NZ house price rises to new record in March as more pricey homes change hands

Record migration and low interest rates have bolstered the country's housing market.

New Zealand's median house price rose 10 percent to a new record in March, reflecting a lift in the number of higher value properties sold, according to the Real Estate Institute.

The national median house price increased to $546,000 in March from $495,000 recorded in February and in March last year, the institute said.

The number of homes sold for more than $1 million in March rose by 5 percent to 1,360 from a year earlier to make up 16 percent of all sales, a new record for both the number and percentage of homes sold, the institute said. Those sold for less than $400,000 dropped by a third to 2,657 to make up 31 percent of all sales.

Record migration and low interest rates have bolstered the country's housing market, prompting the Reserve Bank to tighten up mortgage lending rules to reduce the risk to the nation's financial stability. The institute has teamed up with the Reserve Bank to develop a new house price index, released today, which it says better reflects underlying house price movements, with the latest data showing the median price increased because of more sales in higher price brackets than lower ones.

"The HPI numbers are backed by anecdotal evidence from around the country saying that investors and first home buyers are facing more challenges in securing bank lending compared to this time last year, which is lowering the number of dwellings sold in the lower price bracket," said institute chief executive Bindi Norwell. "As a result, there are comparatively more sales in higher price brackets, which is lifting the median price.

"Although this gives the overall impression of rising prices, the underlying data shows that the median is moving more due to differences in the mix of dwellings being sold each month."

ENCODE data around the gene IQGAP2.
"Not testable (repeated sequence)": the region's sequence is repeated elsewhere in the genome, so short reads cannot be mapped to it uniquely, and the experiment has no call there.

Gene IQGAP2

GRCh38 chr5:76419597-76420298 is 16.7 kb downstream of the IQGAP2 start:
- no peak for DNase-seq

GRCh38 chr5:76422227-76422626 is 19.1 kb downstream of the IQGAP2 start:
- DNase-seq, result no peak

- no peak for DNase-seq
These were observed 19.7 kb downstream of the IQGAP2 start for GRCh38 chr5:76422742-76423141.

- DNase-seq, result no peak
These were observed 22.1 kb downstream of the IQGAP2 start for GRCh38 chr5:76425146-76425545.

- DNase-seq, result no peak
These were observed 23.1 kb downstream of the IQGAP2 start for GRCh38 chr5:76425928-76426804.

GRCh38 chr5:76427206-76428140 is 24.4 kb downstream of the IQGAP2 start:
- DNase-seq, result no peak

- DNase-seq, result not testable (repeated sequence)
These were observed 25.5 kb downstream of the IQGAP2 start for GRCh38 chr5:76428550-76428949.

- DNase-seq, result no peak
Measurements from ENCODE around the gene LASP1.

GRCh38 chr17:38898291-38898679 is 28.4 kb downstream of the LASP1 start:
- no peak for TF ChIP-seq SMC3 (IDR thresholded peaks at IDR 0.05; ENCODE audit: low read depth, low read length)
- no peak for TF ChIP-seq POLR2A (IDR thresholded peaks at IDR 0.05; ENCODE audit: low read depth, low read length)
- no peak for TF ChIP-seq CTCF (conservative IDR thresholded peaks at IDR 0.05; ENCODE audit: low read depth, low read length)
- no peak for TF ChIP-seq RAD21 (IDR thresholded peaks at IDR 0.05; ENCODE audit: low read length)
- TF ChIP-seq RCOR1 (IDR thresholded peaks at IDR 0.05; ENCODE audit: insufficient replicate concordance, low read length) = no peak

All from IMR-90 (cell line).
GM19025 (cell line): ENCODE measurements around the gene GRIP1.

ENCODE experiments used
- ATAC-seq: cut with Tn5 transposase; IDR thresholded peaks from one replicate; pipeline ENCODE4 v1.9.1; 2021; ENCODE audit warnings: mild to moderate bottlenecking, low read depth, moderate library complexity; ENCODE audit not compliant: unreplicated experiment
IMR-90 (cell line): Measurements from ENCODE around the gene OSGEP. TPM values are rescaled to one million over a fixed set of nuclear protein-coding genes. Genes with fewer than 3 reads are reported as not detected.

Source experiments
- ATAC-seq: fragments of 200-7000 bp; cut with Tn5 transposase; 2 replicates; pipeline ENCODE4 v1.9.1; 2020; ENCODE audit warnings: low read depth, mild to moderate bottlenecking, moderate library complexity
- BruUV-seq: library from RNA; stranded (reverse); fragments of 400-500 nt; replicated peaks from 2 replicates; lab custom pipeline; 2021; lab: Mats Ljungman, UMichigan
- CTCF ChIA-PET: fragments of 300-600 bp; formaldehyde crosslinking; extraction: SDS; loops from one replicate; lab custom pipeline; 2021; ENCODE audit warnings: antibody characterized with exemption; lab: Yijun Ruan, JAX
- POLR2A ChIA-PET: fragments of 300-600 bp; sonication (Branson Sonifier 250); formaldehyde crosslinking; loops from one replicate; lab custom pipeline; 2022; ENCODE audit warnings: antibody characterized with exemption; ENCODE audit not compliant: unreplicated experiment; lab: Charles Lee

Eight of 12 regions around the country recorded new record high median prices in March, the institute said.

In Auckland, the country's largest city, the median price rose 8.5 percent to a new record $890,000 from the year-earlier level, and was 11 percent higher than in February. Sales volumes in Auckland increased 66 percent from February and the number of houses available for sale rose 47 percent.

In other areas reaching new record high prices, Northland recorded the largest percentage increase, up 27 percent to $445,000, Waikato/Bay of Plenty rose 17 percent to $487,000, Hawke's Bay jumped 24 percent to $385,000, Manawatu/Wanganui advanced 16 percent to $270,000, Taranaki rose 18 percent to $370,000, Canterbury/Westland increased 3.5 percent to $440,000, and Otago lifted 14 percent to $320,000.

Elsewhere, the Wellington median price rose 14 percent to $525,000, Nelson/Marlborough increased 13 percent to $465,000, and Southland gained 7.1 percent to $225,000. Bucking the trend, Central Otago Lakes slipped 1.7 percent to $690,250.

"We expect house price growth to be muted over 2017 but strong population growth combined with sluggish housing construction will continue to provide a floor to house prices," ASB Bank economist Kim Mundy said in a note.

The number of sales rose 36 percent to 8,505 in March from February, reflecting a normal pick up in activity in what is generally the busiest month of the year, the institute said. Sales volumes were 11 percent lower than March last year.

Nationwide, the number of properties available for sale declined, with 2,397 fewer houses for sale in March this year compared with 12 months ago, the institute said.


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